In an article written in 2005 by the Felt family's attorney, [Harvnb | O'Connor | 2005] deputy director Mark Felt, by then suffering from memory loss, [Harvnb | Woodward | 2005 | pp=149-183] claimed to be Deep Throat, the famous source of leaks to
Bob Woodwardand Carl Bernstein. Gray's posthumously-published Watergate book, "In Nixon's Web", disputes this claim, citing Woodward's own notes and other evidence as proof that Deep Throat was a fictional composite made up of several Woodward sources, only one of whom was Felt. [Harvnb | Gray III | Gray | 2008 | pp=289-302]
Before his death, Gray, using his extensive and never-released personal Watergate files, began working on his memoirs with his son, Ed Gray, who finished them. The book, entitled "In Nixon's Web: A Year in the Crosshairs of Watergate" was published on March 4, 2008 by Times Books, a division of
Henry Holtand Company.
In 1945, Gray visited Beatrice Kirk DeGarmo, the widow of his classmate at the Naval Academy, Ed DeGarmo. A year later, in 1946, he and "Bea" were married, and he would adopt her two sons, Alan and Ed. They would have two more of their own, Patrick and Stephen. At the time of his death, Gray was survived by his wife, four children, fourteen grandchildren and three great-grandchildren. [Harvnb | HIGH | 2008]
Gray was a meticulous record keeper, a fact most easily evidenced by the forty boxes of personal records he took with him from his year with the FBI. [Harvnb | Gray III | Gray | 2008 | p=303] This archive would grow even after Gray left the FBI as a direct result of the legal proceedings in which he was forced to take part in the years to follow.
This archive has become what is undoubtedly the "most complete set of Watergate investigative records outside the government." [Harvnb | Gray III | Gray | 2008 | p=304] The Gray family intends one day to make these records available to the public, although it remains in private hands at the moment and subject to very limited access.
title =Biographical entry
St. Thomas High SchoolHall of Honor
ref = CITEREF_HIGH
title =Watergate: The Corruption of American Politics and the Fall of Richard Nixon
publisher =Simon & Schuster
ref = CITEREF_Emery_1995
title =Directors, Then and Now
publisher = The Federal Bureau of Investigation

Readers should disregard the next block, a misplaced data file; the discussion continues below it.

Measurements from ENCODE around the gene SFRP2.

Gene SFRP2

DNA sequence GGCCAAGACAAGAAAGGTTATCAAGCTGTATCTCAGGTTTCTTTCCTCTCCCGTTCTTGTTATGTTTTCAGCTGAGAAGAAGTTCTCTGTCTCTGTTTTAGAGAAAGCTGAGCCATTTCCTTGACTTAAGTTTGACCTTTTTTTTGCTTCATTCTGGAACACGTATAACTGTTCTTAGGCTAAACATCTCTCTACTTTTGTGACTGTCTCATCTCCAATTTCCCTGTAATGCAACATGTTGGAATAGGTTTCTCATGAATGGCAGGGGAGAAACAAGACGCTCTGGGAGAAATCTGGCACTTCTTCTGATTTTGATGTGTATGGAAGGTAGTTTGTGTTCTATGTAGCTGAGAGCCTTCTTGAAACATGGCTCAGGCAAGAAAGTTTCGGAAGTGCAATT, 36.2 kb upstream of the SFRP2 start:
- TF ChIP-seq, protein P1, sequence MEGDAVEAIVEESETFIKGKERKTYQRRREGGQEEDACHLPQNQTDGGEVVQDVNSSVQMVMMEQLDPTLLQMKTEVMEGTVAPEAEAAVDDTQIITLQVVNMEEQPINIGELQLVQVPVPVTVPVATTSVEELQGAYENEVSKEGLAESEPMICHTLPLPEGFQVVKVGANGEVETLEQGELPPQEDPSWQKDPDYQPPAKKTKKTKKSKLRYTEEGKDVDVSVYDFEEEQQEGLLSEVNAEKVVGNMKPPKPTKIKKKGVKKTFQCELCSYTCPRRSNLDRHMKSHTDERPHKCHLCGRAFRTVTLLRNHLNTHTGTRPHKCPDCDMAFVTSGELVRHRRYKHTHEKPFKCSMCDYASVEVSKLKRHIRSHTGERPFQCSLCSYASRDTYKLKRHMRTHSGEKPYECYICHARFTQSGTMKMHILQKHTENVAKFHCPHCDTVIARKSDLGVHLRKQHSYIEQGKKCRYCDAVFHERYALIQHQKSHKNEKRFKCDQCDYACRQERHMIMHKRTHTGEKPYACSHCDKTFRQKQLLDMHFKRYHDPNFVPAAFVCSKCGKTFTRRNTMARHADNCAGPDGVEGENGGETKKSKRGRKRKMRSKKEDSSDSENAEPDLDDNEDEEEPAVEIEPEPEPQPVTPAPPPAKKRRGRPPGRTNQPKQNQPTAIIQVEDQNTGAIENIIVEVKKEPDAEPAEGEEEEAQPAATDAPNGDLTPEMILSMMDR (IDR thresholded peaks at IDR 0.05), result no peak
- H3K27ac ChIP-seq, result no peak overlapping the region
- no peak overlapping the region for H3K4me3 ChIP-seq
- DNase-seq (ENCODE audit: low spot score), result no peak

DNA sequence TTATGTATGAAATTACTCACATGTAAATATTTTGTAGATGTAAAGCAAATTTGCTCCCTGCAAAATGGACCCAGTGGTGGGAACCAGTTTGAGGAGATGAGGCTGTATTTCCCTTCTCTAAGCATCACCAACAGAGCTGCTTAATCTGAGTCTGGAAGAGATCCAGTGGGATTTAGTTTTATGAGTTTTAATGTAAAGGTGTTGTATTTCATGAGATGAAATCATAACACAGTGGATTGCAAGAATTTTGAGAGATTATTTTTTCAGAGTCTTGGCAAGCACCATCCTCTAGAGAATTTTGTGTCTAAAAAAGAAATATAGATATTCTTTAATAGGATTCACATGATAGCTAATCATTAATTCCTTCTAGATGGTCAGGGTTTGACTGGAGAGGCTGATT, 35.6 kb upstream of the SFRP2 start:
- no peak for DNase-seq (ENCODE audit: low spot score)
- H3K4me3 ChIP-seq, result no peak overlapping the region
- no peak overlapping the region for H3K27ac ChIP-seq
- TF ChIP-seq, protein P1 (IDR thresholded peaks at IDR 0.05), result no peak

ref = CITEREF_FBI
last =Gray III
first =L. Patrick
title =In Nixon's Web: A Year in the Crosshairs of Watergate
publisher =Times Books/Henry Holt
ref = CITEREF_Gray_III_Gray_2008
first =John D.
publication-date =July 2005
title =I'm the Guy They Called Deep Throat
periodical = Vanity Fair
accessdate =2 July 2008
ref = CITEREF_O'Connor_2005
title =Complete Idiot's Guide to the FBI
publisher =Alpha Books
first =Athan G.
author-link =Athan G. Theoharis
title =The FBI: A Comprehensive Reference Guide
publication-place =New York
publisher =Checkmark Books
author-link =Bob Woodward
title =The Secret Man: The Story of Watergate's Deep Throat
publisher =Simon & Schuster
ref = CITEREF_Woodward_2005
*This article is based in part on the FBI-Biography http://www.fbi.gov/libref/directors/gray.htm
* [http://www.nytimes.com/aponline/national/AP-Obit-Gray.html L. Patrick Gray, Deep Throat's Boss at F.B.I., Dies at 88] . "New York Times", 6 July 2005.
* [http://www.nytimes.com/2005/06/27/politics/27gray.html Ex-F.B.I. Chief Calls Deep Throat's Unmasking a Shock] . "New York Times", 27 June 2005.
* [http://abcnews.go.com/ThisWeek/Politics/story?id=883440&page=1 'Deep Throat's' Ex-Boss Shocked by Revelation] . "ABC News This Week", 26 June 2005.
* [http://seattletimes.nwsource.com/html/nationworld/2002364134_grayobit07.html Obituary] . "Seattle Times", 7 July 2005.
* [http://www.gwu.edu/~nsarchiv/NSAEBB/NSAEBB156/ White House Tapes relating to FBI] . "National Security Archives", 2 July 2008.
* [http://www.sths.org/about/hallofhonor/hohgraynews.html"Biographical entry] . "
St. Thomas High SchoolHall of Honor", 2 July 2008.
* [http://www.msnbc.msn.com/id/21134540/vp/23520836#23520836 Ed Gray on "Morning Joe."] "MSNBC", 7 March 2008.
* [http://www.nytimes.com/2008/03/09/washington/09gray.html Ex-F.B.I. Chief’s Book Revisits Watergate] "New York Times", 09 March 2008.
* [http://www.lpatrickgrayiii.com www.lpatrickgrayiii.com]
* [http://lpatrickgrayiii.com/rosenreview.html Gray in Black and White] . "The American Spectator", June 2008.